Estate Planning and Elder Care

Estate Planning and Elder Care

What is in an estate plan and why do I need one?

Planning for the worst outcome is a difficult subject to broach with your family. However, having a plan for all outcomes is essential to protecting your family in the event of the unthinkable. Having an estate plan will help smooth the process of transferring property to those you want to have it.

What combination of documents is right for you depends on you. Speaking to a knowledgeable and experienced estate planning attorney will help you determine what set of documents is right for you to protect your family and property.

An estate plan includes:

Who needs to know about my estate plan?

It is important for the executor of your estate, chosen in your will, to have access to the information they would need if these events come to pass. Keeping passwords, the estate plan documents, any deeds, certificates, information on funerary prepayment plans, in one place that both you and your executor know will prevent many future headaches. Also, your named agents in your powers of attorney should have copies of those documents in case they need to act on your behalf.

Adult Guardianship

Advance Directives

Elder Care Legal Issues

Elder Law Services

Medicaid Planning

Personals Services Contracts

Power of Attorney

Revocable Trusts for Asset Distribution

Special Needs Trusts

Will and Testament

It’s difficult to think so far into the future to a time where you could potentially be incapacitated. It’s unpleasant to think about, however, it doesn’t make it any less critical. If you are unable to make decisions for yourself, it is important that someone be appointed guardian who can act on your behalf.
These are the documents that protect your interests while you are still living.
Estate Planning isn’t just about planning for what happens after you die. Elder care planning is a process in which your attorney helps you or your family members to form a strategy for your long-term care, financial well-being, and assurance of benefits.​
Elder law is a legal practice that focuses on the rights and interests of senior citizens. Estate planning, Medicaid eligibility, long-term care options and special needs trusts are all topics typically associated with elder law matters.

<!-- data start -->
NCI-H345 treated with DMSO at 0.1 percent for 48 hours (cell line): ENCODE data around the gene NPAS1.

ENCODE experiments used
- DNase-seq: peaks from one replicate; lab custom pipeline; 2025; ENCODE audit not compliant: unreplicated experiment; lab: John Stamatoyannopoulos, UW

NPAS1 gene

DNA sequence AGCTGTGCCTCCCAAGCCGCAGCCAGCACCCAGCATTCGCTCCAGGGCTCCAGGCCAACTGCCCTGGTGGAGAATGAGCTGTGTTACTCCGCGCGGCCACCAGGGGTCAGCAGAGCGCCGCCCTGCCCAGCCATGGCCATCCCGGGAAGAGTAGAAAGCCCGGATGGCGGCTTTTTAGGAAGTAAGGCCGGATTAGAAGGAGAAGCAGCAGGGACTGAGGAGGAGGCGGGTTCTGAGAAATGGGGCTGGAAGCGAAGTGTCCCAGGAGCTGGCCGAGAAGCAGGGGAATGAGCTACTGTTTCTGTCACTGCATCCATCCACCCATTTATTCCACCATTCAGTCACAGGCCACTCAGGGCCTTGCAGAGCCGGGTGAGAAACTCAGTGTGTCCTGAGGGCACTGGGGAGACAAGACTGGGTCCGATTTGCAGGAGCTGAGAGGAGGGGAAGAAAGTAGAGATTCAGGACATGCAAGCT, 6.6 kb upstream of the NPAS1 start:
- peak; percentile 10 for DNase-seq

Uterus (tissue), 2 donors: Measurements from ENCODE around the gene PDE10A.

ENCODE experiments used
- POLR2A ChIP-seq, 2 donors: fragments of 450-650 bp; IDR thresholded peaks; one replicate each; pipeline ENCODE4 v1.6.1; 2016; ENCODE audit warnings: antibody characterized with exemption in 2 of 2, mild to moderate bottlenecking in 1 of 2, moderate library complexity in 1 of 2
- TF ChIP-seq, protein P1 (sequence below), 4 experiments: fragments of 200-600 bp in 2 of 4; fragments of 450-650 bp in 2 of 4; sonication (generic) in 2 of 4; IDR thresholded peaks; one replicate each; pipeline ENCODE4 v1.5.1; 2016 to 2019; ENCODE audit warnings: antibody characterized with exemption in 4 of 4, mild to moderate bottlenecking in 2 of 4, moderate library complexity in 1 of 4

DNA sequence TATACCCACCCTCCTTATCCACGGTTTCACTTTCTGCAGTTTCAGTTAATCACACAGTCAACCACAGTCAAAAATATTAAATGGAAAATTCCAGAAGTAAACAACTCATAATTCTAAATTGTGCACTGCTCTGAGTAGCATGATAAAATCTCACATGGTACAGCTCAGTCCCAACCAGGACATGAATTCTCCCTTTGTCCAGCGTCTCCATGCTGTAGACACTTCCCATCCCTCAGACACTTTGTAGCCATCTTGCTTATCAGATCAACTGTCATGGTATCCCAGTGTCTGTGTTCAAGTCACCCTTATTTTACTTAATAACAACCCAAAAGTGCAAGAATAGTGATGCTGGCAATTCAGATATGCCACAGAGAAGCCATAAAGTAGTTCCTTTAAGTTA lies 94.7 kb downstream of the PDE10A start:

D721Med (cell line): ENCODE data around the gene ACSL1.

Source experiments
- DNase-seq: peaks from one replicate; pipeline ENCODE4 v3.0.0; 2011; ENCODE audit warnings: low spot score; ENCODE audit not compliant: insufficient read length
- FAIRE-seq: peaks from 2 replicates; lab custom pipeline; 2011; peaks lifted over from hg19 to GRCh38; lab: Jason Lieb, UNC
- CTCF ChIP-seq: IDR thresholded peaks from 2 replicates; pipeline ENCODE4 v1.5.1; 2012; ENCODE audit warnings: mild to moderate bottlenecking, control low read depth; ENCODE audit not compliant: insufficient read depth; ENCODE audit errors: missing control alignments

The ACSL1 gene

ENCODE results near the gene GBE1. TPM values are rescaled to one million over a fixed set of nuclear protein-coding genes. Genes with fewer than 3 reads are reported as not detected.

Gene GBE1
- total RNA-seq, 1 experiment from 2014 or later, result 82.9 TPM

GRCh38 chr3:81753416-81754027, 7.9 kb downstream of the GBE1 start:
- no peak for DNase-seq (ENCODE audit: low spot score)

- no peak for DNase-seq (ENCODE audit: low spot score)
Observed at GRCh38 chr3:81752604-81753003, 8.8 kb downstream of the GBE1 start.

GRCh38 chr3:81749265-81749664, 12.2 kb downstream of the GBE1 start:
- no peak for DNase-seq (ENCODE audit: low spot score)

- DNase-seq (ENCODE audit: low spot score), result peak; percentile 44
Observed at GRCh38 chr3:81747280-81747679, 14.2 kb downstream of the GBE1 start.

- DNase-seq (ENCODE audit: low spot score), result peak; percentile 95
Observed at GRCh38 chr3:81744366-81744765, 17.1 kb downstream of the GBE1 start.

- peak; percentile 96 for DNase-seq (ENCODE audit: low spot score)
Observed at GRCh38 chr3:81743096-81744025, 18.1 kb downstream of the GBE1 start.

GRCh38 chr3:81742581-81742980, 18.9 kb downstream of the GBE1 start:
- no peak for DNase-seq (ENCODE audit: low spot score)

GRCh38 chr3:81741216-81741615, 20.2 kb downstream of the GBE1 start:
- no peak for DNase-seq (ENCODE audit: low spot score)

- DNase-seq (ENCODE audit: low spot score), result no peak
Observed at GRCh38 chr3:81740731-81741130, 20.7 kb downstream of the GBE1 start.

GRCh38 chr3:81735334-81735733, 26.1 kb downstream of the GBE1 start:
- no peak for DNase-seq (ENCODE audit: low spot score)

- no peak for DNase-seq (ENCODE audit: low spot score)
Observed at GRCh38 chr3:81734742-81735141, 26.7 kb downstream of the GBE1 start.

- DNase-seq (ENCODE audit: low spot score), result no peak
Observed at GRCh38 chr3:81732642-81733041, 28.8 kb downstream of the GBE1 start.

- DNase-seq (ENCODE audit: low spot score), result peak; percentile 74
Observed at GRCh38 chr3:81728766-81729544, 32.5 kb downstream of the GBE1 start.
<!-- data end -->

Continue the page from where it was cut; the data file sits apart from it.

Medicaid is a government program that provides healthcare to those who qualify, and it’s essential for individuals with limited financial resources. Medicaid planning is a part of elder law that can help you become eligible for Medicaid assistance.

Also known as a Family Caregiver Agreement, a Personal Services Contract is a popular form of Medicaid Planning. These contracts are established between a person in need of care and a friend or loved one who provides the care.

Legal authorization that gives a designated person, the power to act for another person. The designated person may be given broad or limited authority to make decisions about the person’s property, finances, investments, or medical care.

A Revocable Trust is a document that allows you to transfer ownership of most of your assets from yourself to the Trust, with you (or someone you choose) as the Trustee. You may hear Revocable Trusts also referred to as Living Trusts.
A special needs trust is a financial tool used to provide for people with disabilities without disqualifying them from receiving government benefits such as Medicaid or Supplemental Security Income.
Your Will is your last chance to tell your family and the Court how you want your property and assets distributed after your death. There are very strict laws on how wills must be written, signed, and witnessed in order for them to be valid.​
Kelly Parks - Parks and Meade Attorneys at Law | Columbus, OH

Attorney Kelly Parks

Family legal issues can be difficult to navigate, but Kelly Parks can help you find your way through to the other side. Parks and Meade know the system, and they know how to help you find the best possible solution for your family. We provide services in: